When I was offered the fellowship at Bosch I thought I should work on this topic. It was amazing, the similarities in the various regions where everyone had strong traditions, whether in Europe, China, Africa or the Arab region. However, this strong tradition of giving was disrupted by governments that considered the welfare of their citizens as their sole responsibility and therefore took control of the philanthropic resources that existed including endowments, lands and property. In my region this disruption happened in 1863 when the Ottomans created a ministry to manage and control philanthropy endowments (called waqf) leading to discouragement to establish new waqf and general decline in the value of the existing ones. So the disruption took different paths and since 1980s and 90s there has been a revival and a surge in the establishment of philanthropy organizations including foundations.
This is what my fellowship is about, to try to discover how people are reviving philanthropy and giving in their countries, building on the rich traditions. In this respect the American discourse hadn’t experienced a disruption like what happened in other countries, so it had a relatively long period of growth and maturity, and we are wise to benefit from that well-documented experience.
But then after this revival, where is philanthropy heading? Is it becoming a copy of American philanthropy or becoming something of a different form? This is the essence of the fellowship — and it is still an open question. Because my fellowship was in Berlin I visited various philanthropy centers in Europe to discuss this matter — among them, the philanthropy center at the Rotterdam School of Management at Erasmus University. I made it clear that I was not lecturing, but presenting points for discussion and I was there to learn how philanthropy had been growing in the Netherlands during this renewal period.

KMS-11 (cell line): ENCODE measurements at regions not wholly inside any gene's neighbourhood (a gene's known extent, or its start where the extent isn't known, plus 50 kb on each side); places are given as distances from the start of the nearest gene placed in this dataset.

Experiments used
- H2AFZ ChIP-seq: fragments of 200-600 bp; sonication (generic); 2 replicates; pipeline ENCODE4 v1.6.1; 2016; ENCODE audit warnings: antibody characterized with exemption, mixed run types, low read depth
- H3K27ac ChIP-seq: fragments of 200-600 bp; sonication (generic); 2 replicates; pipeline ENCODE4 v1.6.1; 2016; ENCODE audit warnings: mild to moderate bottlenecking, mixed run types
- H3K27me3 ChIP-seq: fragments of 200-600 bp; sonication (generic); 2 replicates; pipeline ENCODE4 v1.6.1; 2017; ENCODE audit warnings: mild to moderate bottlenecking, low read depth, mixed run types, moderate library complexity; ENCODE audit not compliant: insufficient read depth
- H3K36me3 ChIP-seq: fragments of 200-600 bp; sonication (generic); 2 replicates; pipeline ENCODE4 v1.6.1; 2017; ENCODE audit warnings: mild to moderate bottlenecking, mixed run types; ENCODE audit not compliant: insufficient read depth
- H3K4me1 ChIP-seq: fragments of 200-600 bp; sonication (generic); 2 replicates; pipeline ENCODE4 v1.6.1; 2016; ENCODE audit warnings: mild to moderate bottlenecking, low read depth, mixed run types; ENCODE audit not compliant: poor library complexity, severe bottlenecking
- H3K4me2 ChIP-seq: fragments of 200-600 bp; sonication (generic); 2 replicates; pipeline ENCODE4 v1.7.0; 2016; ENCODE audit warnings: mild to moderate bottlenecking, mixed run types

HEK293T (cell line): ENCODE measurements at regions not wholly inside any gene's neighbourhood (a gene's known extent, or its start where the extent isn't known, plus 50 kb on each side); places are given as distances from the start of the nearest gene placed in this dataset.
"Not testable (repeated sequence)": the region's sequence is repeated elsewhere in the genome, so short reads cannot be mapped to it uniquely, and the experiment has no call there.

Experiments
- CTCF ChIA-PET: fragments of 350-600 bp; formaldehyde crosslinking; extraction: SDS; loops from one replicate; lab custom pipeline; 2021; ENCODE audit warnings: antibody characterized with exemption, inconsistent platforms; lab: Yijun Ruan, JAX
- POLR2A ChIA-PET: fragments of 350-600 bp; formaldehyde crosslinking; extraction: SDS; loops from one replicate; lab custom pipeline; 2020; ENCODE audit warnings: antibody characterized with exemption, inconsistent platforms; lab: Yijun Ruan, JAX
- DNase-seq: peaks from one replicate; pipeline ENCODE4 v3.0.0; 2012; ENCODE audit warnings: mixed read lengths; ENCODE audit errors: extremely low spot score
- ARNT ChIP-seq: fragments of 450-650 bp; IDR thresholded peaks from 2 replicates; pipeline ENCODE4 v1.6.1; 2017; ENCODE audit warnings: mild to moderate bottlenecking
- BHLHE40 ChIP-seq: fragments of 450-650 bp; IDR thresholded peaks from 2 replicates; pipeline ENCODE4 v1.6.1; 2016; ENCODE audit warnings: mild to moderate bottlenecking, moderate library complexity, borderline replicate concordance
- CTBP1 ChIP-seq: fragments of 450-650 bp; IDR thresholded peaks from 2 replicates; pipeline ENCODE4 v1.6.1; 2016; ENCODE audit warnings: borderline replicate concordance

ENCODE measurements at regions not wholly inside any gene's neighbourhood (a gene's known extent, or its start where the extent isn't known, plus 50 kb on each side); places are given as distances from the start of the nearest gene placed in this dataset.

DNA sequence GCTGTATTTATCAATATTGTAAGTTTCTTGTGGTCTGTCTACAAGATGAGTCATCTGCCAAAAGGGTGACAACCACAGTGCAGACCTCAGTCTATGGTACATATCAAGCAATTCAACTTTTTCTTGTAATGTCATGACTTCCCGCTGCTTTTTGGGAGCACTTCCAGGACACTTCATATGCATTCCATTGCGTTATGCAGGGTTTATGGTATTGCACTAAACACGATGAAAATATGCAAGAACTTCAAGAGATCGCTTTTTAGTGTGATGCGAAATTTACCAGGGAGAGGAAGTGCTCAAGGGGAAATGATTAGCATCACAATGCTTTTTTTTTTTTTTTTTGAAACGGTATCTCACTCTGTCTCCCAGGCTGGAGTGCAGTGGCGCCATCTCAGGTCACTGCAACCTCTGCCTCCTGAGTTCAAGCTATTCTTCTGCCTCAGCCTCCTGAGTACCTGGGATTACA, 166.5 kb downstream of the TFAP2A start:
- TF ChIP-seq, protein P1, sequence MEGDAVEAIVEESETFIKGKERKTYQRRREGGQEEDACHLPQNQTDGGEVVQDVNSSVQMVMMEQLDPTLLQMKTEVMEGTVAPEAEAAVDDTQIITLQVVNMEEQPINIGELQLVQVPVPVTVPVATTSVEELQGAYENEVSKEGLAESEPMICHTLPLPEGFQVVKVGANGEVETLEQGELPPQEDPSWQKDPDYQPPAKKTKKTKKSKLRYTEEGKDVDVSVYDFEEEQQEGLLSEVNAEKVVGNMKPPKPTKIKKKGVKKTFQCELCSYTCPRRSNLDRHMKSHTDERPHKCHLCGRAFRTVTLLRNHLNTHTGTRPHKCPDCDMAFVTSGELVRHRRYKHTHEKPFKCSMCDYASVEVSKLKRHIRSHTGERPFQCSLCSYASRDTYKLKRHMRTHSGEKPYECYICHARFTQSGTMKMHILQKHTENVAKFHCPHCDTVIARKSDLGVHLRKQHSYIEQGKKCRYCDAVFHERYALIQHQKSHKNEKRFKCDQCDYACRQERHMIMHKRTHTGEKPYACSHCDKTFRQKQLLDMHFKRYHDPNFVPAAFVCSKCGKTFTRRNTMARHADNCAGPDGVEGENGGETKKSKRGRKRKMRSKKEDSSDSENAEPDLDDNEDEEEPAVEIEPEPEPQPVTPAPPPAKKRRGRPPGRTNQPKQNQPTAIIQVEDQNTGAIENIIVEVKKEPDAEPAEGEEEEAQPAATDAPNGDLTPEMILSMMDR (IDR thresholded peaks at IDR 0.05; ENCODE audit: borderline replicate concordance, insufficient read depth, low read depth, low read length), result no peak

It was amazing how the Netherlands had a very long culture of giving spanning several hundred years. And philanthropy was helping immigrants settle there because they were seen as wealth that needed to be cherished and included in society. This is in contrast to the present attitude to refugees in Europe. Maybe the lessons learned from the Dutch philanthropy heritage could be used to revive the spirit of opening arms to immigrants and not seeing them as a liability but as assets for development.